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Pensioners unaware how to protect their ‘pots’ if markets tumble

Many retirees are at risk of overlooking their pension finances by falling into an avoidable trap, according to new research.

YouGov Plc conducted a survey in October 2018 of 660 adults whose pension is in drawdown. The research found that over a third (36%) of people keeping their pension invested through retirement could be hit harder by falling markets as they do not have a cash safety net to fall back on. Plus even though almost two thirds (64%) of retirees are holding cash in reserve, fewer than one in ten (8%) would think to use it if there was a ‘significant’ drop in the stock market.

Diversification across asset classes and regions is important for pensions, which is important not just for good returns but also to manage the risks inherent in different asset classes and geographies.

Buffer of cash

Some retirees in drawdown will hold a buffer of cash which they can call upon in volatile markets. By taking income from cash held inside their pension instead of their invested assets, they are not forced to sell investments at lower prices.

This can help to protect them from ‘pound-cost-ravaging’ where, as stock prices drop, retirees are forced to sell more investments to achieve the same level of income, depleting the capital of their pot quicker and reducing its future growth.

Safeguard pots

Volatility in the market can leave some retirees feeling unnerved, but there are steps that can be taken to safeguard their pots. It’s important to regularly check you’re not taking more income than you need and that your pension is well diversified.

If markets tumble, it pays to be more cautious by scaling back your income or turning off the taps altogether. Alternatively, limiting the level of withdrawal to the ‘natural’ income from share dividends or bonds leaves the underlying investment intact, giving it a better chance to regain lost ground when markets recover.

Shielding drawdown savings

  • Diversify to avoid stretching income

Diversification is essential in order to protect your assets in a market crash. As ever, picking a portfolio of non-correlated investments, diversified by geographical region, asset class and sector, can help to reduce a portfolio’s overall volatility and create greater stability of returns.

  • Have a safety net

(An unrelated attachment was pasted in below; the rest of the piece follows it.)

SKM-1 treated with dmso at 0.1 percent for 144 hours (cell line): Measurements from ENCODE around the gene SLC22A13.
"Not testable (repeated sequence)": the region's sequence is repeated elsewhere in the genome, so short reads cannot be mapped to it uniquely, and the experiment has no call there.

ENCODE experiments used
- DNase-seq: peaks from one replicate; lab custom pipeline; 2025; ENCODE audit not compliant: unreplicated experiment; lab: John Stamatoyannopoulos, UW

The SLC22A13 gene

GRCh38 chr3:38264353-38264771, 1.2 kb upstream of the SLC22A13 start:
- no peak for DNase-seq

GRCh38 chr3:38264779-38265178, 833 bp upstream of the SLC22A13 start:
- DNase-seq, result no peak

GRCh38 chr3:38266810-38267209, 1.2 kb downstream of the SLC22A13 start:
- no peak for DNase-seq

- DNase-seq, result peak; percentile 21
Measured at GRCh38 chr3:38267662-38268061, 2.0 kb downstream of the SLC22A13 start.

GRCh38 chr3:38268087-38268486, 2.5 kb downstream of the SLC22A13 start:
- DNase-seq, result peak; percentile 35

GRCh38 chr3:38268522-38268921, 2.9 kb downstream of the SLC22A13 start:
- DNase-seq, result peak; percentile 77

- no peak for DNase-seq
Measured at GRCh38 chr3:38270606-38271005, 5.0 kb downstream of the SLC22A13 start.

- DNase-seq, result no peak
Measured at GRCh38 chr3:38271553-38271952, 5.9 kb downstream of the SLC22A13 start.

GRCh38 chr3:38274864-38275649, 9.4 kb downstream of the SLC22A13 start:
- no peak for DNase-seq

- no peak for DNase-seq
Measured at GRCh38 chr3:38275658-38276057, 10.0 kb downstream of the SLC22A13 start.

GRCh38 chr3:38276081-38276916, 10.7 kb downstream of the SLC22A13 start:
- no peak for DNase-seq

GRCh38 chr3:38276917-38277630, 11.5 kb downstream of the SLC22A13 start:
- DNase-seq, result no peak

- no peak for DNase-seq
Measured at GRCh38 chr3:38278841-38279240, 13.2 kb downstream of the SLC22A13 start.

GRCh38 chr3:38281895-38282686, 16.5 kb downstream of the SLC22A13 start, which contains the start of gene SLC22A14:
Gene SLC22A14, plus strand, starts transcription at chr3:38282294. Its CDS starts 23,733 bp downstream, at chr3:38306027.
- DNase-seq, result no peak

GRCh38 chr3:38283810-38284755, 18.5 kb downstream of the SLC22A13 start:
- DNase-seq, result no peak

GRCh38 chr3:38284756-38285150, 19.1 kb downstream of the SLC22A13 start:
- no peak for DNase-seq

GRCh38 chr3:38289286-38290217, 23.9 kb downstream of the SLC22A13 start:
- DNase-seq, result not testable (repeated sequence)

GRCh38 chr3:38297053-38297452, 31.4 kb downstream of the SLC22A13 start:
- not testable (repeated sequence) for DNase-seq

Building up a cash buffer can protect against falling stock markets and means you might not have to reduce your standard of living whilst the market corrects. Holding two years’ cash means you won’t be forced to sell when prices are falling, thereby locking in losses. Instead of cashing in funds, you can dip into cash reserves, giving their pot a chance to regain lost ground.

  • Turn off the taps

If you can afford to, scale back their withdrawals or place them on hold until markets have recovered. Alternatively, limit the level of withdrawal to the natural income from share dividends or bonds. This leaves the underlying investments intact, giving them a better chance to recover when markets rise.

  • Invest in multi-assets

Multi-assets, as the name suggest, means investing in different types of assets, from equities to property. In a downturn, some asset classes may not fall by as much as others, meaning multi-asset funds can help to smooth out the effects of a market crash while offering investors a greater level of protection.

  • Have a number of buckets

Having a medium-term investment bucket and longer-term investment bucket can help to manage the mood swings of the stock market. The cash bucket is fed by the medium bucket, which is in turn fed from the long-term bucket.

  • Rebalance

Rebalancing can help to maintain the overall risk of a portfolio in line with your needs. Rebalancing won’t necessarily provide a greater investment return, but it can be a protection mechanism against creating undue or unanticipated risk.

Save today to enjoy tomorrow

Whatever you want from retirement, one thing is certain – to give you the retirement you want and deserve, you need to plan ahead. Speak to us to find out how we can help you.


A pension is a long-term investment. The fund value may fluctuate and can go down, which would have an impact on the level of pension benefits available. Pensions are not normally accessible until age 55. Your pension income could also be affected by interest rates at the time you take your benefits. The tax implications of pension withdrawals will be based on your individual circumstances, tax legislation and regulation, which are subject to change in the future.

The value of investments and income from them may go down. You may not get back the original amount invested. Past performance is not a reliable indicator of future performance.

Wealth Management
Posted by Chris Harrington
27th February, 2019
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